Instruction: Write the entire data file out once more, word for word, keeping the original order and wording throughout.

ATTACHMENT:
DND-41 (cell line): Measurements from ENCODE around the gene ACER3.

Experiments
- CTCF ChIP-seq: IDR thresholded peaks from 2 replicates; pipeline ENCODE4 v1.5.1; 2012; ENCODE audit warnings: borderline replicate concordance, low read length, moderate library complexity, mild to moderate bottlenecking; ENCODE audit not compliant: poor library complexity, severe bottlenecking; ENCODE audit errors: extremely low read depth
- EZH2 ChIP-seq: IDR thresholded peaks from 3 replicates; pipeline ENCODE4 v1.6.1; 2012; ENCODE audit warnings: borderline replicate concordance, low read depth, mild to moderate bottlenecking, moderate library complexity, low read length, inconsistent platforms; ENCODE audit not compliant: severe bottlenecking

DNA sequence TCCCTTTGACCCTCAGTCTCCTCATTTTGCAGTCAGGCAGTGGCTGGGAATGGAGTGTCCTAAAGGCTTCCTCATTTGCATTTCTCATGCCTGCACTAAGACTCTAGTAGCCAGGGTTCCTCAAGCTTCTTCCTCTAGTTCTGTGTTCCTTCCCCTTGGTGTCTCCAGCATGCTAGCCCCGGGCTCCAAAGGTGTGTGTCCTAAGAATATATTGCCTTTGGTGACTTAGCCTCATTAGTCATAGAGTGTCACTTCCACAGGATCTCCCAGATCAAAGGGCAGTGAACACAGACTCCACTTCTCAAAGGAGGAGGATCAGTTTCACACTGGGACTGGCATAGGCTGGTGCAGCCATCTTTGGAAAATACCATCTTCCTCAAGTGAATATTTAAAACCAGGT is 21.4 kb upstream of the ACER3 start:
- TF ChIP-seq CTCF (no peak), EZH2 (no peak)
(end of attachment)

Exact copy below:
DND-41 (cell line): Measurements from ENCODE around the gene ACER3.

Experiments
- CTCF ChIP-seq: IDR thresholded peaks from 2 replicates; pipeline ENCODE4 v1.5.1; 2012; ENCODE audit warnings: borderline replicate concordance, low read length, moderate library complexity, mild to moderate bottlenecking; ENCODE audit not compliant: poor library complexity, severe bottlenecking; ENCODE audit errors: extremely low read depth
- EZH2 ChIP-seq: IDR thresholded peaks from 3 replicates; pipeline ENCODE4 v1.6.1; 2012; ENCODE audit warnings: borderline replicate concordance, low read depth, mild to moderate bottlenecking, moderate library complexity, low read length, inconsistent platforms; ENCODE audit not compliant: severe bottlenecking

DNA sequence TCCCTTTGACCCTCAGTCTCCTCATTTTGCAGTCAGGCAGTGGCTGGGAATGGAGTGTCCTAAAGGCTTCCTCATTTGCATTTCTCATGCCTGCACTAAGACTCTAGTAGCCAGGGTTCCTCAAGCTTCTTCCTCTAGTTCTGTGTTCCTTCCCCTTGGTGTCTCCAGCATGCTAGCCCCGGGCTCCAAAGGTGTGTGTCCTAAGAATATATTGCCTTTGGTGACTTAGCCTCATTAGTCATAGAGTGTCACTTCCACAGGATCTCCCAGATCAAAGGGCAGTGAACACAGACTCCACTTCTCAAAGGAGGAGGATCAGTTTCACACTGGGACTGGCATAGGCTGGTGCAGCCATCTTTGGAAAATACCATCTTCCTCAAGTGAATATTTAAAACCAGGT is 21.4 kb upstream of the ACER3 start:
- TF ChIP-seq CTCF (no peak), EZH2 (no peak)